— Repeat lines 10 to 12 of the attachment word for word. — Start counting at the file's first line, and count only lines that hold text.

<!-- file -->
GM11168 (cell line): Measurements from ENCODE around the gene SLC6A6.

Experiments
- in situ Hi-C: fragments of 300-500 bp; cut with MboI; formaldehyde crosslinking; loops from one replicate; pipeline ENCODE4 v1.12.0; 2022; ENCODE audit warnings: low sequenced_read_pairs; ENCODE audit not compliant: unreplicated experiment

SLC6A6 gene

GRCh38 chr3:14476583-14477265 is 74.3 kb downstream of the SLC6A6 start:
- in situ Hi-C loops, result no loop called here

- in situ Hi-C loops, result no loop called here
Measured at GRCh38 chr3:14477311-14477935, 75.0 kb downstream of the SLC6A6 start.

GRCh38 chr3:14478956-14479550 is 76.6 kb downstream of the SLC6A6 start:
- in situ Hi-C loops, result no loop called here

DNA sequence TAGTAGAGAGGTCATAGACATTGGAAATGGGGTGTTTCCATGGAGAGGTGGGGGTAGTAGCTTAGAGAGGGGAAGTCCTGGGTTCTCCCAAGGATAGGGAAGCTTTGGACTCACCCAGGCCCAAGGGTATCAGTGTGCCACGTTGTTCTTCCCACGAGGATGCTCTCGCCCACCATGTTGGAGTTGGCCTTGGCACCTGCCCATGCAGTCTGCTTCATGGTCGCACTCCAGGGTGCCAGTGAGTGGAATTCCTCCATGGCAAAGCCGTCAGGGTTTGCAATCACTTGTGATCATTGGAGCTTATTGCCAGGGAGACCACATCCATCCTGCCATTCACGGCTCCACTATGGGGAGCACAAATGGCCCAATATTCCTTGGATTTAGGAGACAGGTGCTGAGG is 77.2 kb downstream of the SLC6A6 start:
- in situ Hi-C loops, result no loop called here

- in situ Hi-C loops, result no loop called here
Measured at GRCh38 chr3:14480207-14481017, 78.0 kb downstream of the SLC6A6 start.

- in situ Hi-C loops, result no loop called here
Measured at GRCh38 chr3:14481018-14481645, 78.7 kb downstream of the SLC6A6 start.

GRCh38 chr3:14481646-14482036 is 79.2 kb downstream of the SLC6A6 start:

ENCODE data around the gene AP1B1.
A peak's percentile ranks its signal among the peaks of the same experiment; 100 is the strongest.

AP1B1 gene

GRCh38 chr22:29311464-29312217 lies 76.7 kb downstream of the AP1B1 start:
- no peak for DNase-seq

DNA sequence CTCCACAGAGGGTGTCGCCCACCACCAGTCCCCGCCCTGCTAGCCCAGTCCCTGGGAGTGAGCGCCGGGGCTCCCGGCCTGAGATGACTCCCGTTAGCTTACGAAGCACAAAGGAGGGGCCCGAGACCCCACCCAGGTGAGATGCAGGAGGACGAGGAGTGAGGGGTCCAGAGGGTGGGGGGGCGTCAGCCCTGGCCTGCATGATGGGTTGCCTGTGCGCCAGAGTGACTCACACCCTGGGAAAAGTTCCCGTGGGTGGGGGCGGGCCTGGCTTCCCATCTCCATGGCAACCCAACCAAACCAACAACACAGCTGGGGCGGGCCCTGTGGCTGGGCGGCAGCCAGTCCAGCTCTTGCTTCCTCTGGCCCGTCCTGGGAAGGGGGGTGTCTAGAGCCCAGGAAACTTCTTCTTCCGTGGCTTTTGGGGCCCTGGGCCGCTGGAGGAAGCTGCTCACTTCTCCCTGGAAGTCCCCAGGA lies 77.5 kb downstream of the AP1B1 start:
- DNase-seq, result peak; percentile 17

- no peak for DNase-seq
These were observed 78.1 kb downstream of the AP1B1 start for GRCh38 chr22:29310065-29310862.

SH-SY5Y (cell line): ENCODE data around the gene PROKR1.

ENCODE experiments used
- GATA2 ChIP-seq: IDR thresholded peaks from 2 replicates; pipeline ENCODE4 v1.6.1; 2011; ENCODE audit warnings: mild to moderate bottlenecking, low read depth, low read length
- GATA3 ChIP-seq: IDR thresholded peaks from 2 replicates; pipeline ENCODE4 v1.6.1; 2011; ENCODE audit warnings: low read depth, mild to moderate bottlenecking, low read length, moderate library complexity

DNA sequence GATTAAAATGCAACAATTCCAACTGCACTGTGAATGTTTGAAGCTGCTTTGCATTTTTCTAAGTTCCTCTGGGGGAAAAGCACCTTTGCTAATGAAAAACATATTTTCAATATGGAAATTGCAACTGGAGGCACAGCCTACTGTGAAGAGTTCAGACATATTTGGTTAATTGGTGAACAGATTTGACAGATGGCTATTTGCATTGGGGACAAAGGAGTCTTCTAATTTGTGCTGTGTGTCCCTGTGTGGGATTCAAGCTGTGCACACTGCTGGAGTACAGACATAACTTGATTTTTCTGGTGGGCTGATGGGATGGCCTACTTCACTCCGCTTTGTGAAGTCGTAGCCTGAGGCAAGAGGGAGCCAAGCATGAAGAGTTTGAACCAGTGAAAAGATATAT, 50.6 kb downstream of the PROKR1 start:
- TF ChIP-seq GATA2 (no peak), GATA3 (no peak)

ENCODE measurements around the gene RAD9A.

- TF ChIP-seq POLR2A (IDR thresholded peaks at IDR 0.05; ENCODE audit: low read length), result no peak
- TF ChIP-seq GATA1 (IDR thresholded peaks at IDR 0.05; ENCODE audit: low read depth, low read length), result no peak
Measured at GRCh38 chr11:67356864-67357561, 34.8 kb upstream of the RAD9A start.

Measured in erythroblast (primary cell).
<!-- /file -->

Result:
- in situ Hi-C loops, result no loop called here

DNA sequence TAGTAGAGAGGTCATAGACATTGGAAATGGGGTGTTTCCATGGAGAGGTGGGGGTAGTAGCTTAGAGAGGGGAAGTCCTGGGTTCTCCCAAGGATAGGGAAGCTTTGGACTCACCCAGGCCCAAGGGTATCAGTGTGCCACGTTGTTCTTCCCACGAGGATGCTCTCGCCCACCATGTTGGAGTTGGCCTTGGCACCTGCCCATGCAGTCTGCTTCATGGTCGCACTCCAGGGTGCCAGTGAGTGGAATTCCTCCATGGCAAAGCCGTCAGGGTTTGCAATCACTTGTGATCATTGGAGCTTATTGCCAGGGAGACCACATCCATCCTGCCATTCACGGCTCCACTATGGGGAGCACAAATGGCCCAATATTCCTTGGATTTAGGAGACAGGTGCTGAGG is 77.2 kb downstream of the SLC6A6 start:
- in situ Hi-C loops, result no loop called here